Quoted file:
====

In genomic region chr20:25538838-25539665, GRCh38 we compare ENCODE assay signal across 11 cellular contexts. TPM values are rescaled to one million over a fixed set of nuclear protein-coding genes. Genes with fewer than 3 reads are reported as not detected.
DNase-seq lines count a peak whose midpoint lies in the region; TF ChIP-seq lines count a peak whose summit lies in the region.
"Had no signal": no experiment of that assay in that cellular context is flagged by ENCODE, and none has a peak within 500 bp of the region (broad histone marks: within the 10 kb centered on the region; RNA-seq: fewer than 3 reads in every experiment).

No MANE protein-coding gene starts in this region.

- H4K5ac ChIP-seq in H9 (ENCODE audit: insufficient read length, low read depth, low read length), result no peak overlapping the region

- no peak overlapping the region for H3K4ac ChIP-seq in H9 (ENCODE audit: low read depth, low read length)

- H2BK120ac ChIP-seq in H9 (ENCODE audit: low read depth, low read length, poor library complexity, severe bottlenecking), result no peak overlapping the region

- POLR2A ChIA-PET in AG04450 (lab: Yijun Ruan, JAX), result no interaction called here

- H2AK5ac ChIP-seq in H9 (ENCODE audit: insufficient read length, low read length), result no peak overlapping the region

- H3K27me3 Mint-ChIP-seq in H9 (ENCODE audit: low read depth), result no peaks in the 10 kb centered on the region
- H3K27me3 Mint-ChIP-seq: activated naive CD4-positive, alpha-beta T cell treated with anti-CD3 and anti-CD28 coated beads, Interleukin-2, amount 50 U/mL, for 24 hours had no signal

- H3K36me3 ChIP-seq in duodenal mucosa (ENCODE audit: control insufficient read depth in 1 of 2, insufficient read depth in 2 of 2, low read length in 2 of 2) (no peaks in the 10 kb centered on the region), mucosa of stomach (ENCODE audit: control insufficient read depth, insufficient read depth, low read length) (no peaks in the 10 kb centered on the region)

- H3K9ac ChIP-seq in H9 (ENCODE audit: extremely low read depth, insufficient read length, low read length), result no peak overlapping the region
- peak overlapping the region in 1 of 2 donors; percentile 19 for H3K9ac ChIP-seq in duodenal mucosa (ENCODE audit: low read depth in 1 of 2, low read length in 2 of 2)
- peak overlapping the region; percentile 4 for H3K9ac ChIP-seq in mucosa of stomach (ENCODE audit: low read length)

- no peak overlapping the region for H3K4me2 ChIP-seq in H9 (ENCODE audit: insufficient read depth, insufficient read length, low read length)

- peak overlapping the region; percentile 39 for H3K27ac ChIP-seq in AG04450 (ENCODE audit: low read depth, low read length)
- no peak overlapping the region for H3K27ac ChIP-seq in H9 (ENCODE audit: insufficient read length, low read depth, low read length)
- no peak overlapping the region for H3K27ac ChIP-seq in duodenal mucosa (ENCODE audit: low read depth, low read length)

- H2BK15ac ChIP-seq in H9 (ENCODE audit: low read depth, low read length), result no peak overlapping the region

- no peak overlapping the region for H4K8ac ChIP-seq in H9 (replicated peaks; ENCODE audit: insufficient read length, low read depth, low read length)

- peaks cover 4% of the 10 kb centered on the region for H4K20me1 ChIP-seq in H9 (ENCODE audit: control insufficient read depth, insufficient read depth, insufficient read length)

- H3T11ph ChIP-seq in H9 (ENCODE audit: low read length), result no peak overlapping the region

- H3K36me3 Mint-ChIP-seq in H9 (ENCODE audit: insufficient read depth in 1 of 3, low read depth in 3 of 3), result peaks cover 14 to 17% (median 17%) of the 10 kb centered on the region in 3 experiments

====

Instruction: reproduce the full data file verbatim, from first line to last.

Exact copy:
In genomic region chr20:25538838-25539665, GRCh38 we compare ENCODE assay signal across 11 cellular contexts. TPM values are rescaled to one million over a fixed set of nuclear protein-coding genes. Genes with fewer than 3 reads are reported as not detected.
DNase-seq lines count a peak whose midpoint lies in the region; TF ChIP-seq lines count a peak whose summit lies in the region.
"Had no signal": no experiment of that assay in that cellular context is flagged by ENCODE, and none has a peak within 500 bp of the region (broad histone marks: within the 10 kb centered on the region; RNA-seq: fewer than 3 reads in every experiment).

No MANE protein-coding gene starts in this region.

- H4K5ac ChIP-seq in H9 (ENCODE audit: insufficient read length, low read depth, low read length), result no peak overlapping the region

- no peak overlapping the region for H3K4ac ChIP-seq in H9 (ENCODE audit: low read depth, low read length)

- H2BK120ac ChIP-seq in H9 (ENCODE audit: low read depth, low read length, poor library complexity, severe bottlenecking), result no peak overlapping the region

- POLR2A ChIA-PET in AG04450 (lab: Yijun Ruan, JAX), result no interaction called here

- H2AK5ac ChIP-seq in H9 (ENCODE audit: insufficient read length, low read length), result no peak overlapping the region

- H3K27me3 Mint-ChIP-seq in H9 (ENCODE audit: low read depth), result no peaks in the 10 kb centered on the region
- H3K27me3 Mint-ChIP-seq: activated naive CD4-positive, alpha-beta T cell treated with anti-CD3 and anti-CD28 coated beads, Interleukin-2, amount 50 U/mL, for 24 hours had no signal

- H3K36me3 ChIP-seq in duodenal mucosa (ENCODE audit: control insufficient read depth in 1 of 2, insufficient read depth in 2 of 2, low read length in 2 of 2) (no peaks in the 10 kb centered on the region), mucosa of stomach (ENCODE audit: control insufficient read depth, insufficient read depth, low read length) (no peaks in the 10 kb centered on the region)

- H3K9ac ChIP-seq in H9 (ENCODE audit: extremely low read depth, insufficient read length, low read length), result no peak overlapping the region
- peak overlapping the region in 1 of 2 donors; percentile 19 for H3K9ac ChIP-seq in duodenal mucosa (ENCODE audit: low read depth in 1 of 2, low read length in 2 of 2)
- peak overlapping the region; percentile 4 for H3K9ac ChIP-seq in mucosa of stomach (ENCODE audit: low read length)

- no peak overlapping the region for H3K4me2 ChIP-seq in H9 (ENCODE audit: insufficient read depth, insufficient read length, low read length)

- peak overlapping the region; percentile 39 for H3K27ac ChIP-seq in AG04450 (ENCODE audit: low read depth, low read length)
- no peak overlapping the region for H3K27ac ChIP-seq in H9 (ENCODE audit: insufficient read length, low read depth, low read length)
- no peak overlapping the region for H3K27ac ChIP-seq in duodenal mucosa (ENCODE audit: low read depth, low read length)

- H2BK15ac ChIP-seq in H9 (ENCODE audit: low read depth, low read length), result no peak overlapping the region

- no peak overlapping the region for H4K8ac ChIP-seq in H9 (replicated peaks; ENCODE audit: insufficient read length, low read depth, low read length)

- peaks cover 4% of the 10 kb centered on the region for H4K20me1 ChIP-seq in H9 (ENCODE audit: control insufficient read depth, insufficient read depth, insufficient read length)

- H3T11ph ChIP-seq in H9 (ENCODE audit: low read length), result no peak overlapping the region

- H3K36me3 Mint-ChIP-seq in H9 (ENCODE audit: insufficient read depth in 1 of 3, low read depth in 3 of 3), result peaks cover 14 to 17% (median 17%) of the 10 kb centered on the region in 3 experiments